Majiteľ prvej porevolučnej a veľmi úspešnej veľkopredajne TETA v Bratislave si tiež . knihy „Mafia v Bratislave“ už krátko po vydaní v kníhkupectvách chýbali. The Slovak mafia constitutes various organized crime groups in Slovakia, controlled primarily under mafia control in Slovakia include the biggest cities ( Bratislava, Banská Bystrica, . Create a book · Download as PDF · Printable version. Title: Post-communist mafia state: the case of Hungary / by Bálint Magyar. Other titles: A [The invisible reality—Fascistoid mutation in present-day Hungary] (Bratislava.

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One of the most interesting factors concerning Balkan mafia groups today is moved goods along the line between Turkey, Budapest and Bratislava, a city. member of a criminal organization of camorra– mafia type, that was organized and led . Bratislava, Republic of Slovakia, EAST AIR COMPANY Ltd,. Bratislava . a Post-Communist Mafia State, edited by Bálint Magyar and Júlia Vásárhelyi, CEU ), http://www. reality—Fascistoid mutation in present-day Hungary] (Bratislava: Kalligram, ).

Organized crime is first of all an organization: There's also a third element, together with coercion and assistance, which characterizes contemporary mafia groups: This invisibility is the main explanation for the persistence of these criminal organizations at the end of the wars which they have often at least in part generated.

How is it possible, asks Strazzari16, to lump together narco- traffickers, smugglers of counterfeit medicines which indeed cover a demand, even through a fraud , and white-collar criminals? The first answer is that not every criminal or illegal activity is the product of clever and sophisticated planning, but quite often comes as the 16 Strazzari. Thus global organized crime and transnational crime have indeed a close relation with globalization, since only in the last twenty years has the shape assumed by new conflicts and financial world made possible these evolutions from a war economy to a legal economy.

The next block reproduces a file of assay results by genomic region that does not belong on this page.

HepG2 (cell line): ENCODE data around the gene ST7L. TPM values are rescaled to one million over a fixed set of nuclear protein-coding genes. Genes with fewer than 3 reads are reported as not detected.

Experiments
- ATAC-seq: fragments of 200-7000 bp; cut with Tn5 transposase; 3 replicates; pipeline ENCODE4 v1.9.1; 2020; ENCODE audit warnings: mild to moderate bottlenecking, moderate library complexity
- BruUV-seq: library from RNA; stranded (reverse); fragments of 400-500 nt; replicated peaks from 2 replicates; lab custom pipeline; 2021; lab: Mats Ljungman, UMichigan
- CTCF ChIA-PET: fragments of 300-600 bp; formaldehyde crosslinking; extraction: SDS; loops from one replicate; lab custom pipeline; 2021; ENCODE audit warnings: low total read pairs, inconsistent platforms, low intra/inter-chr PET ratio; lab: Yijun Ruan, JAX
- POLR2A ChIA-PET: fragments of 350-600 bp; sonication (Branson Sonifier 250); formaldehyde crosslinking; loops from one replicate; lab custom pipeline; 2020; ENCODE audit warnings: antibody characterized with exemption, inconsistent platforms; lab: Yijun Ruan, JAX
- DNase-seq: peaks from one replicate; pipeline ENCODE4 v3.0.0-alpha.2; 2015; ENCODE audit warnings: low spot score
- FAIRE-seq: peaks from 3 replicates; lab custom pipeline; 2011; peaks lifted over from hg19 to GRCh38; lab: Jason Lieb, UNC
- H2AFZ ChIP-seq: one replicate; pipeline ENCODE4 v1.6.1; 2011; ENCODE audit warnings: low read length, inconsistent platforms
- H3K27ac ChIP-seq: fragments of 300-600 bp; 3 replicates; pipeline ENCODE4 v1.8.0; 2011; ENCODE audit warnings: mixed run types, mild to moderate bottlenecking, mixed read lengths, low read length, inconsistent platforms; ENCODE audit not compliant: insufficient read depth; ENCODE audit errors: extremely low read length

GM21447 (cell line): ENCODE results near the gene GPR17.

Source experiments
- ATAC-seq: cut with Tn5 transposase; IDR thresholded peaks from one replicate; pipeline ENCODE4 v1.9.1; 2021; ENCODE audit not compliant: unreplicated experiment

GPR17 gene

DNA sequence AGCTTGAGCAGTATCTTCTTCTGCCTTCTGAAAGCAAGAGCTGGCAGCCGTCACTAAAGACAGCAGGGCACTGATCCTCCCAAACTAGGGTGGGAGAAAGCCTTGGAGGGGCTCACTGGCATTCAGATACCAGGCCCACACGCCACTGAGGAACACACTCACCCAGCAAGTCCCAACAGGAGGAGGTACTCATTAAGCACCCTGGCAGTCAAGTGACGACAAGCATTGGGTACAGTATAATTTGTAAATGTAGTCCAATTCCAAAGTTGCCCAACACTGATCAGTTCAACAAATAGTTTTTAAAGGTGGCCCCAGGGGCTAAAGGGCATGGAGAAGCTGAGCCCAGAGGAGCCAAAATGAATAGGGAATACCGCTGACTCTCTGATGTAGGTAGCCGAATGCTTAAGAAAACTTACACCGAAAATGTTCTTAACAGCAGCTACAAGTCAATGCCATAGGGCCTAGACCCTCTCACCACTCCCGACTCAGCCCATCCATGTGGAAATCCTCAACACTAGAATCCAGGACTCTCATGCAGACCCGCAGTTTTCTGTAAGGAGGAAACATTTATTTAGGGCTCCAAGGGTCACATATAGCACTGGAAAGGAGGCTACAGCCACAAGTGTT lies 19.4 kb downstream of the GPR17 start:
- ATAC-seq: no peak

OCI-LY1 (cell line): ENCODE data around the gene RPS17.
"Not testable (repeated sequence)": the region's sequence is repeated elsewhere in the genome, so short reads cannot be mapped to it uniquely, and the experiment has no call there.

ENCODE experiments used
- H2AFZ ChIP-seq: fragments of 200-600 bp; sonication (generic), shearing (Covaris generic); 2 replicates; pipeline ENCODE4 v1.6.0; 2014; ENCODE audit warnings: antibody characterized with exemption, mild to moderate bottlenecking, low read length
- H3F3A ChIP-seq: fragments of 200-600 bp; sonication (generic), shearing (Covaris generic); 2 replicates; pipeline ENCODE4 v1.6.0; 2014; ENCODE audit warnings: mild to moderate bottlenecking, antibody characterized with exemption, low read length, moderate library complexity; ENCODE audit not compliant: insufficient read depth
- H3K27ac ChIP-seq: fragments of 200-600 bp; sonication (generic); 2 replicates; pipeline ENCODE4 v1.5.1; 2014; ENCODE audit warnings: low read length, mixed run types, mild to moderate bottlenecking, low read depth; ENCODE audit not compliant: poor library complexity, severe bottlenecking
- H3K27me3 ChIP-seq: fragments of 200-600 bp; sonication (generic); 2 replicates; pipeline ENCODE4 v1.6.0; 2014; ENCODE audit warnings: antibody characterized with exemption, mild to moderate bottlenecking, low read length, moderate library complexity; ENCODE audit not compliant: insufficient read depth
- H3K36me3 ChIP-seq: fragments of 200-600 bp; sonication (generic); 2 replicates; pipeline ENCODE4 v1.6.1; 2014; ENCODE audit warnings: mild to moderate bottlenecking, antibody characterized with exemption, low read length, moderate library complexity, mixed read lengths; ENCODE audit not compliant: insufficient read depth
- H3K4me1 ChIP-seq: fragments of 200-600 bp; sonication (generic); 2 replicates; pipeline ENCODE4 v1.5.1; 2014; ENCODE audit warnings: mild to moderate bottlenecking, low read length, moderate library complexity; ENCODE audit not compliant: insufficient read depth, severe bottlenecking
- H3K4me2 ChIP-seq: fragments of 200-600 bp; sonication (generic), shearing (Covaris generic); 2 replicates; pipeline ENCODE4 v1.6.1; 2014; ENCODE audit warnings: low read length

Yet it is not a simple consequence of globalization, or we would conclude simplistically that global organized crime is nothing but a distorted outcome of the overcoming of state authority unable to fight properly local criminal organizations — which is actually yet to be demonstrated. We should instead agree with Kaldor18, and say that transnational crime is rather the effect of a new kind of relationship between the state, organized violence and common criminality.

And this mixture usually expresses itself through the dynamics of state disintegration or fragmentation former Yugoslavia, Afghanistan, Pakistan, Colombia , in a context which makes it difficult to distinguish legal from illegal, public from private, politics from economy, civic from military or paramilitary. The story goes that at this point came the time, for these warlords, to just clean the money, the hands, and the face.

Organized Violence in a Global Era Stanford: Stanford University Press, The dimension of its action; 2. Its ability for exploiting the open nature of transnational business; 3. The relevance that the criminal agenda has in firing political instability, or even in detonating uprising and revolts which enhance the resilience of violent structures. To conclude this introduction, let's clarify some general remarks.

The origins of contemporary transnational mafias resides only partly in globalization and in faster communication and transports of money, people, and goods; to a greater extent, the origins are in the evolution of paramilitary or criminal organizations involved in new kinds of wars.

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Wars which often lead to fragile peaces and weak governments, where peace-building actions are inadequate to intervene in those sectors where state power is nonexistent. It stands to reason that in similar situations the liberalization recipes forged by international financial institutions — and often slavishly implemented by post-war states — have not helped in improving the legal economy, and rather granted organized crime with new profitable ways for money-laundering through financial investments.

Let's save these considerations for our conclusions, and move now to the central subject of this presentation. Why can these general tendencies of contemporary transnational organized crime help us to better understand Balkan mafia groups, and their links with northern Europe and Scandinavia?